There are many things that characterize the rise and spread of financial technology in the MENA region: the role of cross-border commerce and the need for efficient transnational payment and remittance services, a growing interest in blockchain technology, the key role of Islamic and Sharia-compliant banking … But if there is one factor that makes the MENA region seem relatively unique compared to others, it may be the pro-active – almost activist – role governments and government-supported agencies play in driving and shaping fintech innovation in their regions.
In general, banks in the MENA region have put their money where their fintech aspirations are. Fintech News Middle East notes that FIs like Emirates NBD have committed AED 1 billion ($272 million) over the next three years to drive its own digital transformation. And it’s not just a matter of money. In Bahrain last year, 11 regional banks joined the world’s first shariah-complaint consortium. The goal of the organization will be to develop 15 new fintech solutions within five years.
Add to this the role of governments and government-sponsored “special economic zones” in the Middle East are playing in the advancement of fintech. The exceptional development of the fintech ecosystem in the UAE, for example, has been credited in part to ambitious initiatives and generous support of fintech startups on the part of the public sector. Entities like the Abu Dhabi Global Market (ADGM) and the Dubai International Financial Center (DIFC) provide the UAE’s rapidly growing fintech ecosystem with regulatory and structural support, as well as a business-friendly economic climate that enables fintech startups to develop their solutions in partnership with major financial institutions.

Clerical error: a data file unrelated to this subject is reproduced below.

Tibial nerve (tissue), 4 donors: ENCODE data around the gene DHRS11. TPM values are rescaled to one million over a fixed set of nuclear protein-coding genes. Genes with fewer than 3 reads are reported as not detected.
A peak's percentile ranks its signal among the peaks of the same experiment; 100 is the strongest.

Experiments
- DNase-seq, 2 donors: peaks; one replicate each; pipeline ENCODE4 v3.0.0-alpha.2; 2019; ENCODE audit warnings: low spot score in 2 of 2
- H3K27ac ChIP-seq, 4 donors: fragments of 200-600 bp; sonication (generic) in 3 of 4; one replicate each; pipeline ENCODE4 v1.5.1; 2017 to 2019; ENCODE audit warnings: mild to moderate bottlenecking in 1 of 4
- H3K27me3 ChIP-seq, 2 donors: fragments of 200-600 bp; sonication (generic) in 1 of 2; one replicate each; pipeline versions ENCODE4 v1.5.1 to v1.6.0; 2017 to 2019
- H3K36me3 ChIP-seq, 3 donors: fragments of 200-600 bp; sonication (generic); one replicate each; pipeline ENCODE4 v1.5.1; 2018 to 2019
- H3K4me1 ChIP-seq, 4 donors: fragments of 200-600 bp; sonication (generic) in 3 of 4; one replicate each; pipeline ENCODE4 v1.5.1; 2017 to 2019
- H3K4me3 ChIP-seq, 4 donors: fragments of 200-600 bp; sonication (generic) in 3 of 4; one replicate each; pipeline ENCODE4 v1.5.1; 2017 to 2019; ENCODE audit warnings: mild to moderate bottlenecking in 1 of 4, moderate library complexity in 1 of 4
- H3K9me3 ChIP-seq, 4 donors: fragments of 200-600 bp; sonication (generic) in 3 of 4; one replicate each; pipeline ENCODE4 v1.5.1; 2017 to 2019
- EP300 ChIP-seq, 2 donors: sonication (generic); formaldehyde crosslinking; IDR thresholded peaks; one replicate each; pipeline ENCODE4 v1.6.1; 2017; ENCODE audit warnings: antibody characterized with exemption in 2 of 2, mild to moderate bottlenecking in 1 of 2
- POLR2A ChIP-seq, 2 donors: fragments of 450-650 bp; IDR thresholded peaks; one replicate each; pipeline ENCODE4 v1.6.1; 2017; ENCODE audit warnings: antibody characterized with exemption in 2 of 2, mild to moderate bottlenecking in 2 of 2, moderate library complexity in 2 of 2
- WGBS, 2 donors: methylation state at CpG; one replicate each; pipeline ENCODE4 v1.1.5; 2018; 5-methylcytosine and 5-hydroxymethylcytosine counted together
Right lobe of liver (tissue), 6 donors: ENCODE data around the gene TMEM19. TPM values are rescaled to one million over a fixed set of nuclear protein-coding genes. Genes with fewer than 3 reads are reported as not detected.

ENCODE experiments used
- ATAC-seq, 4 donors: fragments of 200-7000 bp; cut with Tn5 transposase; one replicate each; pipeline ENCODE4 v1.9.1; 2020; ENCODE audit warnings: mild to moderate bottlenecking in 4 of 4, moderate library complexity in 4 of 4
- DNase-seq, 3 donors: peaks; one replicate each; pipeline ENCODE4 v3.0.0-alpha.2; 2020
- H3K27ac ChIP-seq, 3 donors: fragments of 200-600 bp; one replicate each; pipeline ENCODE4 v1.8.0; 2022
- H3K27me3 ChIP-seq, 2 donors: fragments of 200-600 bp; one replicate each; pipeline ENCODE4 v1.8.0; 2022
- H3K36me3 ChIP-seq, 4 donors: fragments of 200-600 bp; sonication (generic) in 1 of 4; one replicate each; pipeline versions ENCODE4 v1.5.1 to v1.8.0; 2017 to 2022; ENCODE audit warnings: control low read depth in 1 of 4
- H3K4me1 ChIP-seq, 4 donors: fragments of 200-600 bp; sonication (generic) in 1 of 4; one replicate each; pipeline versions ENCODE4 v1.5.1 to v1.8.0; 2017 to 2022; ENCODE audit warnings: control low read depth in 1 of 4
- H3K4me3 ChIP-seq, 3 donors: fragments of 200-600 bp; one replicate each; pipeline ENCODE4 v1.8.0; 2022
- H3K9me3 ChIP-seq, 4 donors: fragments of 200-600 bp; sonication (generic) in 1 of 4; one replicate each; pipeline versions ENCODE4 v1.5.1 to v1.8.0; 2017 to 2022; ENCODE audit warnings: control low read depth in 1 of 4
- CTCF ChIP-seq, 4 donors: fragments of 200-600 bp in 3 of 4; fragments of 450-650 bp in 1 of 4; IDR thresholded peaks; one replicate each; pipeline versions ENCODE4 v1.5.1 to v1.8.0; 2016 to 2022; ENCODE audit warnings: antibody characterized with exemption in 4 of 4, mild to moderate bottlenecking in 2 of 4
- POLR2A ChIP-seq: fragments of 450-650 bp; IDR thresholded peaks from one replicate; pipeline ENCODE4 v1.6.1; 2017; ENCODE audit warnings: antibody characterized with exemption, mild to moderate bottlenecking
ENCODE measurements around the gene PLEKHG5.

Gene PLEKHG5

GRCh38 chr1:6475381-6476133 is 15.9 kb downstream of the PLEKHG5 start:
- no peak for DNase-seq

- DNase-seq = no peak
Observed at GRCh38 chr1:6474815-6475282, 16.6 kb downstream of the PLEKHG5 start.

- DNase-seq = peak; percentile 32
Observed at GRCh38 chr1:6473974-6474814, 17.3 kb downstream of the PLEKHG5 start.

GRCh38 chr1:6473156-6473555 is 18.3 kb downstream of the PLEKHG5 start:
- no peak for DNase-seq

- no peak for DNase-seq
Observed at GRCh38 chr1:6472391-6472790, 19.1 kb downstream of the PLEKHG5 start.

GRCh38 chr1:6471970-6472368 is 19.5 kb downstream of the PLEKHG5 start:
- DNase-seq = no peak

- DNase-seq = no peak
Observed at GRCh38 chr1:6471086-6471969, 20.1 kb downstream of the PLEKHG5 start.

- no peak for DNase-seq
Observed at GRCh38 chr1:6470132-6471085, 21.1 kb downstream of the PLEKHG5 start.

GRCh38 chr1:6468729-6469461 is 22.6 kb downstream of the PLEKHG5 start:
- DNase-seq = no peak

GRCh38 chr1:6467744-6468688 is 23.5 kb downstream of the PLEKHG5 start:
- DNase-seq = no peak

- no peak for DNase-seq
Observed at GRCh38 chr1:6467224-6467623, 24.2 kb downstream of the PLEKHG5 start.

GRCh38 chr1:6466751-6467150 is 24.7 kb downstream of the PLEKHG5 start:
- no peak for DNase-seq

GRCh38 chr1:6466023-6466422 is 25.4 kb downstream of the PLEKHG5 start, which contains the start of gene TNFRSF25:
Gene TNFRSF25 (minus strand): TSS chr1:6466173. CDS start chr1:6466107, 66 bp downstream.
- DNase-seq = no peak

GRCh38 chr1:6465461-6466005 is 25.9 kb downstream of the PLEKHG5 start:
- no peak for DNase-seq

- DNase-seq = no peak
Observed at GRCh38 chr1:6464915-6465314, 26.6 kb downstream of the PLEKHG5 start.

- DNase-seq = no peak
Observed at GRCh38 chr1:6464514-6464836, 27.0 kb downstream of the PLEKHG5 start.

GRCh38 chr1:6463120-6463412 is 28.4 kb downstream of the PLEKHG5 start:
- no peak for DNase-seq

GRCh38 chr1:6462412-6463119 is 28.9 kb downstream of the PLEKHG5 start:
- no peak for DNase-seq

Other nations in the area are attempting, in their own way and scale, to do similar things for their own nascent fintech industries. This summer, Iraq’s Central Bank announced a collaboration with Mastercard, and Saudi Arabia approved its first pair of fintech licenses authorizing two firms – Manafa Capital and Scopeer – to offer crowdfunding investment services.
Many of the themes that drive fintech innovation in other emerging markets are present in the MENA region, but the Middle East and North Africa also provides unique opportunities for fintechs that develop Islamic-focused and Shariah-compliant solutions, as our MENA fintech Theme Cloud above shows._
"The Ministry of Finance continues to support and encourage innovation, and (to) provide the right environment in which it can flourish,” said UAE Minister of State for Financial Affairs, Obaid bin Humaid Al Tayer earlier this year. “Our efforts sit within the framework of the national innovation strategy, contributing to the UAE Vision 2021. We support the efforts to see the UAE government recognised as the world’s most innovative and we continue to nurture innovation by adopting innovative business mechanisms and funding innovators in various fields."